As far back as the late 1970s marine ornithologists have travelled each year to Gough Island in the South Atlantic to conduct research on its threatened populations of albatrosses and petrels. These trips have formed part of South Africa’s annual relief of its weather station on the island. This year’s expedition sails from Cape Town today on the Antarctic research and supply vessel, the m.v. S.A. Agulhas II.
As in recent years, seabird research and monitoring on Gough will concentrate on globally threatened species, including the near-endemic and Critically Endangered Tristan Albatross Diomedea dabbenena, the Endangered Atlantic Yellow-nosed Albatross Thalassarche chlororhynchos and the Endangered Sooty Albatross Phoebastria fusca. All three ACAP-listed species face fatal attacks on their chicks by Gough’s House Mice Mus musculus. Research will also take place on the two other ACAP-listed species that breed on Gough: the Southern Giant Petrel Macronectes giganteus (Least Concern) and the Grey Petrel Procellaria cinerea (Near Threatened), with the latter species also recently proven to be at risk to mice (click here).
A female Tristan Albatross incubates on Gough Island, photograph by John Cooper
Three field researchers on the expedition will remain on Gough until October 2016, residing in the weather station. This year they are Jan Bradley (from South Africa, on his sixth visit since 2010) and Derren Fox and Chris Taylor (both from the UK). The 2014/15 field team of Christopher Jones, Werner Kuntz and Michelle Risi will be returning on the ship next month. The new team will continue monitoring of albatrosses and petrels during their 13-month stay, as well as continuing with alien plant control in the vicinity of the weather station.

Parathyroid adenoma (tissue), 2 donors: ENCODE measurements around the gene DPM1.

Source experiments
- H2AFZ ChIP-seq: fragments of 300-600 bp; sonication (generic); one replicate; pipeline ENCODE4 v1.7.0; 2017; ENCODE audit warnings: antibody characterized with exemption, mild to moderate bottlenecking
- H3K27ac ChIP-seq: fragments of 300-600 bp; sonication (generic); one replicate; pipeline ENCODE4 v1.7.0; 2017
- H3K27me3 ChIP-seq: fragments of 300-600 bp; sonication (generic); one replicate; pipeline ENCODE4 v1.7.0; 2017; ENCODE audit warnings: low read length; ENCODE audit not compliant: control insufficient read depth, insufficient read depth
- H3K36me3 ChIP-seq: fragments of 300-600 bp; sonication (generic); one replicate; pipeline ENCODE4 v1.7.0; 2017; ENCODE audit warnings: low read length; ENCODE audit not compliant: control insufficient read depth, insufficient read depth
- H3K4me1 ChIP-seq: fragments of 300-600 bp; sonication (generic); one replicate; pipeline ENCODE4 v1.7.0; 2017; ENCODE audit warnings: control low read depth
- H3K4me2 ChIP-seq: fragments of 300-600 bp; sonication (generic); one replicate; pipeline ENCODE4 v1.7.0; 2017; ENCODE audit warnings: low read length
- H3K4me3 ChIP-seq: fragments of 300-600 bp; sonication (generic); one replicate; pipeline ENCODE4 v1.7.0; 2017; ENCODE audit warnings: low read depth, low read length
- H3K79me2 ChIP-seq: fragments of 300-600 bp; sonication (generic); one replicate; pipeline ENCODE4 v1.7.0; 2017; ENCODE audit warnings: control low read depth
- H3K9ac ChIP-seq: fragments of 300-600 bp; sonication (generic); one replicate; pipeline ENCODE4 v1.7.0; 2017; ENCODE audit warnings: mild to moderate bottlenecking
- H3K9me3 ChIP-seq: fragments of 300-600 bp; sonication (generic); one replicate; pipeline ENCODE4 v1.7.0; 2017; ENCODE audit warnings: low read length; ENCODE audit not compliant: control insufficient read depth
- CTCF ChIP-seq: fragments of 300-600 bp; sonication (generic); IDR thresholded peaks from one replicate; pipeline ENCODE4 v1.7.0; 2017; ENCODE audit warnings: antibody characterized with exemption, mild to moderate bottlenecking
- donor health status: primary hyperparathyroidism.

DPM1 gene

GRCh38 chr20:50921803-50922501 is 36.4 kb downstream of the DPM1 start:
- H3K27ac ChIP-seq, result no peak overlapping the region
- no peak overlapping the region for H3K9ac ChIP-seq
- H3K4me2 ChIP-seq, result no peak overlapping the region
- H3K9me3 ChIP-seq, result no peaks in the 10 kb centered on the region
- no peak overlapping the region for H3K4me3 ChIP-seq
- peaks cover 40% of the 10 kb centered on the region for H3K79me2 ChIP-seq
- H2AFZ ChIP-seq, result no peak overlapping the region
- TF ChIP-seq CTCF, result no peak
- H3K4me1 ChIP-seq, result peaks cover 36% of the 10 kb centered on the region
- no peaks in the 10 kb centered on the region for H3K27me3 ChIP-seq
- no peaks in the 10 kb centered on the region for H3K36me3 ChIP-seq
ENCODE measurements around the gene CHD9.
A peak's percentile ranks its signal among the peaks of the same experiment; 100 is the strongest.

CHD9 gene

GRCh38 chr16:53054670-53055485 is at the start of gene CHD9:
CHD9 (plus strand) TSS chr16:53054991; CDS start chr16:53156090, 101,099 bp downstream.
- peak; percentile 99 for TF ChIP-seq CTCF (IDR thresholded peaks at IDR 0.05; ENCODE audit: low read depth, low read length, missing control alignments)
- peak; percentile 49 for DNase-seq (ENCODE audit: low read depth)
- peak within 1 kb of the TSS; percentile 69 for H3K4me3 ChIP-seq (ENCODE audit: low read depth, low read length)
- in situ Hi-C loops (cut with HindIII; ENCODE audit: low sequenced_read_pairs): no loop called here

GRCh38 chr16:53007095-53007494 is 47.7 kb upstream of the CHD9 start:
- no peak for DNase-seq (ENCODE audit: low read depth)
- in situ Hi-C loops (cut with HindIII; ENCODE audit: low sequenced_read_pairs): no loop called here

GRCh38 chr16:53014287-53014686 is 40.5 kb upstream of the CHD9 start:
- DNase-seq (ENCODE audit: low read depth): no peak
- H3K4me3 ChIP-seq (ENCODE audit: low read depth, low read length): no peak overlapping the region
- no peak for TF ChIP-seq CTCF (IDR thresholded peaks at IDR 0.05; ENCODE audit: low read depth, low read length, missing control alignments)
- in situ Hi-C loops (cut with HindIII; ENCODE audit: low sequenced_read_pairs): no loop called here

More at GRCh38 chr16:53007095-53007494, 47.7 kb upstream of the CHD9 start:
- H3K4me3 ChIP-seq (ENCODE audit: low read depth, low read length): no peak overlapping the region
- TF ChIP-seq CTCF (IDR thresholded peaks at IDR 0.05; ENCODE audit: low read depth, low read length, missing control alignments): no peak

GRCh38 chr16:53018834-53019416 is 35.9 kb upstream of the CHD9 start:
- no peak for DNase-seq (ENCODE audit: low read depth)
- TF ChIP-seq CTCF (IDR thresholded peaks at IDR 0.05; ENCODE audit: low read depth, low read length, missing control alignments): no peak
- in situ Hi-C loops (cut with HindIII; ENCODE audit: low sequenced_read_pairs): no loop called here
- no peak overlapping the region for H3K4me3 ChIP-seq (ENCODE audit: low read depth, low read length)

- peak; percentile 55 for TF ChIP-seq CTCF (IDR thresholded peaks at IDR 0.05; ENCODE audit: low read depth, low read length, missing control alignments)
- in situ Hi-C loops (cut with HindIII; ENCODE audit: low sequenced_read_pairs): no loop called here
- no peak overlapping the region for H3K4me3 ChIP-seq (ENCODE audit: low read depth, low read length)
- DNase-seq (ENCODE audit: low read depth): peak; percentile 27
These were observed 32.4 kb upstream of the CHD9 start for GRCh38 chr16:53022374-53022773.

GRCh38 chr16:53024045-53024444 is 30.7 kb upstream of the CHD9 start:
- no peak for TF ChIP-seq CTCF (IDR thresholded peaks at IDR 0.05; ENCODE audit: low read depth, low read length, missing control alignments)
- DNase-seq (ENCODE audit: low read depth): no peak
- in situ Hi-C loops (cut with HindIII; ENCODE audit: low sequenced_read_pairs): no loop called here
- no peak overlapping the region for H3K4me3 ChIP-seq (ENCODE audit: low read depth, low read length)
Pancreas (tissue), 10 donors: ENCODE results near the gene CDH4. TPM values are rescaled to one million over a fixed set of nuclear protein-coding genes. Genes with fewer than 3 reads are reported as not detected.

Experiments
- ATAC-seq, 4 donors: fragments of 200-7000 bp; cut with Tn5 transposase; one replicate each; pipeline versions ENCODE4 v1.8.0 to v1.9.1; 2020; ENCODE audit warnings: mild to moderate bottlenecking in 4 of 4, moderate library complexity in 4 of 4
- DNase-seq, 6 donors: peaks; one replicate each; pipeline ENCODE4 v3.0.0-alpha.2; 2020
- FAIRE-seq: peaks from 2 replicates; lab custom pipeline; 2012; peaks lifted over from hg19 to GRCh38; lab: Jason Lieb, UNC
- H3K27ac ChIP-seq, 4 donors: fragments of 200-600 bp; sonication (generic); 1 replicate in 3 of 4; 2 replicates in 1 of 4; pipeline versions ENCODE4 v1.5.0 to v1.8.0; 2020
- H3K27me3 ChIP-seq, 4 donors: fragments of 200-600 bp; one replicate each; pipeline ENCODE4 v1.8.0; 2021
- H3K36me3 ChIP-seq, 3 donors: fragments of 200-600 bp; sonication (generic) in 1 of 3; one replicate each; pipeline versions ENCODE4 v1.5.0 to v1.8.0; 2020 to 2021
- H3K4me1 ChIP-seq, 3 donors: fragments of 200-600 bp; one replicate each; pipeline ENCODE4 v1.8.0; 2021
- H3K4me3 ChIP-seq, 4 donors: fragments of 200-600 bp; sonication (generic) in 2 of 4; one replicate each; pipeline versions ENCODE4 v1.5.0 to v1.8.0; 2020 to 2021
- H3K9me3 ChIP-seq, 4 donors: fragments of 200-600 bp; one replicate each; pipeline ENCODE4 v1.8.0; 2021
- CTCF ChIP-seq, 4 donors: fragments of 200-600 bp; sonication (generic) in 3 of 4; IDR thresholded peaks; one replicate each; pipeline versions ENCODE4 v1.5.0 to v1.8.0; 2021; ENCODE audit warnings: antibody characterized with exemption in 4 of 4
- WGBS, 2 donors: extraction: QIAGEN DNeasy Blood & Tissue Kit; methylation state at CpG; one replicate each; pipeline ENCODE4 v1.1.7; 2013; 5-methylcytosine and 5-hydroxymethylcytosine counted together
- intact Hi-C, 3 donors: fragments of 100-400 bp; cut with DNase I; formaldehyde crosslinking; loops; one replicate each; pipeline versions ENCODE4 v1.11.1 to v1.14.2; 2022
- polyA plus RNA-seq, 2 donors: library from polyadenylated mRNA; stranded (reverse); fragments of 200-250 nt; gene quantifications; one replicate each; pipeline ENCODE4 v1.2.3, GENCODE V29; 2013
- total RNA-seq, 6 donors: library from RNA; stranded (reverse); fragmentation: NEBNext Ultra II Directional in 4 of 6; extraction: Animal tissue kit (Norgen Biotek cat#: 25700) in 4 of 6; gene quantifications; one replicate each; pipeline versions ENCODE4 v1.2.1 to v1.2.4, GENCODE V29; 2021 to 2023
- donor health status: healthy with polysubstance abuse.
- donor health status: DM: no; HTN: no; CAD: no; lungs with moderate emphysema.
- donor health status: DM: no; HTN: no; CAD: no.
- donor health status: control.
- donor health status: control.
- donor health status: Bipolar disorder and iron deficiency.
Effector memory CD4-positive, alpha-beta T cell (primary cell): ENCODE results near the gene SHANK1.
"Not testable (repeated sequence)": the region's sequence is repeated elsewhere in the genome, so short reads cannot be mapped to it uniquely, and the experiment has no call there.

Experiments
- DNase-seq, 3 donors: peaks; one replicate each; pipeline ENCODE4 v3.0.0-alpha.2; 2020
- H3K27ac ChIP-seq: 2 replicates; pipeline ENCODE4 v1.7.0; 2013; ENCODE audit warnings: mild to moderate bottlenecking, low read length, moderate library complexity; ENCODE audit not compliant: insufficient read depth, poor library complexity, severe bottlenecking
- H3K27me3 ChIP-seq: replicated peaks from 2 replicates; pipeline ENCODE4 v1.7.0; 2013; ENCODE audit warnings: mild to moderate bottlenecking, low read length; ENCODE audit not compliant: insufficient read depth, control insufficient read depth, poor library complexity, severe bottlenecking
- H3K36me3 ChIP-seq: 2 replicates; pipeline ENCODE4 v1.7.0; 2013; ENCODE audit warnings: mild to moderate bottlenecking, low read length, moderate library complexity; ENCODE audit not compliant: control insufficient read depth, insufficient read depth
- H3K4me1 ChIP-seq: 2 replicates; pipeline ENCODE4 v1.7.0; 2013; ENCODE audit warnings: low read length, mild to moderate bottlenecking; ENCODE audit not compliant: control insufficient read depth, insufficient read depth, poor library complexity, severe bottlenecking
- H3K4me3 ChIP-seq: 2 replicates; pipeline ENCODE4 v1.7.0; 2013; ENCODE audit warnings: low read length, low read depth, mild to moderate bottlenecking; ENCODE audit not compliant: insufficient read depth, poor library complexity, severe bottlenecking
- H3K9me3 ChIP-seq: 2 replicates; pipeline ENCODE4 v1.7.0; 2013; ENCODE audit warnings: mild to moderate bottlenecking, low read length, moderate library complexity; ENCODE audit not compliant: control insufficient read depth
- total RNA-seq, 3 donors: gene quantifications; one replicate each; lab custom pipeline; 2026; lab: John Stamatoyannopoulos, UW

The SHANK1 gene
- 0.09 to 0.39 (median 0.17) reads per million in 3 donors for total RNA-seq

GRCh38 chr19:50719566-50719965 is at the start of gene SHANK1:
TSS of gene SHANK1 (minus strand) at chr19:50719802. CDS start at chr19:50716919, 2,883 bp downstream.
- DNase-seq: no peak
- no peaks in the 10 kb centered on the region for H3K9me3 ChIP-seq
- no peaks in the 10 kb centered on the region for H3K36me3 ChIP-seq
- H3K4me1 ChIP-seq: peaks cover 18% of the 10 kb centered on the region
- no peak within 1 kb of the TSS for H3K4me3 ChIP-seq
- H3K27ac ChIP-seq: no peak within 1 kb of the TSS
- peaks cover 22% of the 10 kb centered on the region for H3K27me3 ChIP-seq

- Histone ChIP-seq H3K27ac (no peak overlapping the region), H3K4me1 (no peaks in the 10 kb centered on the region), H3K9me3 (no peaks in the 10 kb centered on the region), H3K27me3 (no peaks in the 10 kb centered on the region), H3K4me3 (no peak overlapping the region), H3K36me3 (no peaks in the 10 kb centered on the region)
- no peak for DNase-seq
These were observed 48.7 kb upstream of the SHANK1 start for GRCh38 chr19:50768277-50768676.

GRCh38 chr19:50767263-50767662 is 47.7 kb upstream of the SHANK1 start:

The ornithological component of the expedition is being led by Peter Ryan, Director of the University of Cape Town’s FitzPatrick Institute and Alex Bond from the RSPB’s Centre for Conservation Science. Accompanying them on the trip this year are Richard Phillips (British Antarctic Survey and also Co-convenor of ACAP’s Population and Conservation Status Working Group) who will be helping to retrieve GLS loggers deployed on prions Pachyptila spp. last year and Mark Dagleish, a veterinary pathologist from the Moredun Institute in Edinburgh, Scotland, who will be screening the island’s endemic land birds for diseases and parasites.
An aerial photographic survey by South African helicopter of Tristan da Cunha’s population of Atlantic Yellow-nosed Albatrosses will also be attempted during the expedition (if weather conditions allow) when the S.A. Agulhas II visits Tristan on her voyage back to South Africa in early October.
Click here for news of last year’s expedition.
With thanks to Peter Ryan for information.
John Cooper, ACAP Information Officer, 03 September 2015